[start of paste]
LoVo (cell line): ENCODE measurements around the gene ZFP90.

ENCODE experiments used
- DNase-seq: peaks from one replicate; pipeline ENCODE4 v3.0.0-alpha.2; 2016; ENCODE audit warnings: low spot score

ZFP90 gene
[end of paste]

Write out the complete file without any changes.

LoVo (cell line): ENCODE measurements around the gene ZFP90.

ENCODE experiments used
- DNase-seq: peaks from one replicate; pipeline ENCODE4 v3.0.0-alpha.2; 2016; ENCODE audit warnings: low spot score

ZFP90 gene